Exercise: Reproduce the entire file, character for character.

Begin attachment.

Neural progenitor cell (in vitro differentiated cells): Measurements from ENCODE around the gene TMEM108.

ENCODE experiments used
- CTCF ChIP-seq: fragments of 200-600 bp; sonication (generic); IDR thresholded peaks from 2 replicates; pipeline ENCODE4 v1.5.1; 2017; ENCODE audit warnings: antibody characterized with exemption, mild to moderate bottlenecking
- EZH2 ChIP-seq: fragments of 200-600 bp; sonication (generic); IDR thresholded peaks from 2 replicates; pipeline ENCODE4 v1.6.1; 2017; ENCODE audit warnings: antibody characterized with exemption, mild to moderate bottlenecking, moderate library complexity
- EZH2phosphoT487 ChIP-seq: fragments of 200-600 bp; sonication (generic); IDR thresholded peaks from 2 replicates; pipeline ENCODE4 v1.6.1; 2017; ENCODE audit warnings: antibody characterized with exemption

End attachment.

Neural progenitor cell (in vitro differentiated cells): Measurements from ENCODE around the gene TMEM108.

ENCODE experiments used
- CTCF ChIP-seq: fragments of 200-600 bp; sonication (generic); IDR thresholded peaks from 2 replicates; pipeline ENCODE4 v1.5.1; 2017; ENCODE audit warnings: antibody characterized with exemption, mild to moderate bottlenecking
- EZH2 ChIP-seq: fragments of 200-600 bp; sonication (generic); IDR thresholded peaks from 2 replicates; pipeline ENCODE4 v1.6.1; 2017; ENCODE audit warnings: antibody characterized with exemption, mild to moderate bottlenecking, moderate library complexity
- EZH2phosphoT487 ChIP-seq: fragments of 200-600 bp; sonication (generic); IDR thresholded peaks from 2 replicates; pipeline ENCODE4 v1.6.1; 2017; ENCODE audit warnings: antibody characterized with exemption